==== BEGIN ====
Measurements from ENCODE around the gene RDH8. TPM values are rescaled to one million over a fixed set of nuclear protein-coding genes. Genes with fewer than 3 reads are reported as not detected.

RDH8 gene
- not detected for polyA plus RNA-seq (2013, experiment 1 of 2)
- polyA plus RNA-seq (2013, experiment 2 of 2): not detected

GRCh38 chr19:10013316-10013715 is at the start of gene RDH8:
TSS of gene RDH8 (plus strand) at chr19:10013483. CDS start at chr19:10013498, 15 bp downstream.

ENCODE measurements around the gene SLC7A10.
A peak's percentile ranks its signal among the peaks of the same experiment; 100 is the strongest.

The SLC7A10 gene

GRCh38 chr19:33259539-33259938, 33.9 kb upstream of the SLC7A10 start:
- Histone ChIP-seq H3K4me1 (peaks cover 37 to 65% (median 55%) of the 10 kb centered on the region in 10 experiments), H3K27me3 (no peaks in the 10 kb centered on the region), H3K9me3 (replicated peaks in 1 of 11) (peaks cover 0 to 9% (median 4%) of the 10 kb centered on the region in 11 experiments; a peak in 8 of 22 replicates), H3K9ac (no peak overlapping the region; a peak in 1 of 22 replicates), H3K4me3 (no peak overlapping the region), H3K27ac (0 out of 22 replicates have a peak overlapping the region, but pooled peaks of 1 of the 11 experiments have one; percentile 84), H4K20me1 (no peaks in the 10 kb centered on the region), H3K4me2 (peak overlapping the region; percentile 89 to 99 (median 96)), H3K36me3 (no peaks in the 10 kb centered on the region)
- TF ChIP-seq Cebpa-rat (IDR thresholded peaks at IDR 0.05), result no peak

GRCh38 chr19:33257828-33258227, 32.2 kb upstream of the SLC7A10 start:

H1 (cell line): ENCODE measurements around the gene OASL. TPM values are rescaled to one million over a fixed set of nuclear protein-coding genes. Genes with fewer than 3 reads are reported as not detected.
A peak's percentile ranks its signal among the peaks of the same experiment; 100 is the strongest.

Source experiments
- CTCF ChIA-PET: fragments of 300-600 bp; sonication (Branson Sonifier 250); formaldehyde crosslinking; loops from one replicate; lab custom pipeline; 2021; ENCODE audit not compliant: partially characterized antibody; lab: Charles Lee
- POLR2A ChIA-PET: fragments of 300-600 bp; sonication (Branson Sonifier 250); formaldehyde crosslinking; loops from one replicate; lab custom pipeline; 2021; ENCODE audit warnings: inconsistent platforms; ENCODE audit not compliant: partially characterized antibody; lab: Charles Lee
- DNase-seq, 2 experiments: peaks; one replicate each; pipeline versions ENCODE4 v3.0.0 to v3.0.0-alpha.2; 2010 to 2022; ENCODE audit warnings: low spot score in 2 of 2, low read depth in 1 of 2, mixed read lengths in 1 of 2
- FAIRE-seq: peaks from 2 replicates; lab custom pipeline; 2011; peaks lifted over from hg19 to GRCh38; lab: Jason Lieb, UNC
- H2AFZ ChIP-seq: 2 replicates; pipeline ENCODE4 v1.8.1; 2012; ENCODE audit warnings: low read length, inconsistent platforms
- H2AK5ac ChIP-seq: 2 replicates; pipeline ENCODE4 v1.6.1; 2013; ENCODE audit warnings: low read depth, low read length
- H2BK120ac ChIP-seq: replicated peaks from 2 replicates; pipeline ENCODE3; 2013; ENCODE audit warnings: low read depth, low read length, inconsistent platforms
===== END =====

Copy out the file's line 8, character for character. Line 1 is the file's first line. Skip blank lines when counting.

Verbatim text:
A peak's percentile ranks its signal among the peaks of the same experiment; 100 is the strongest.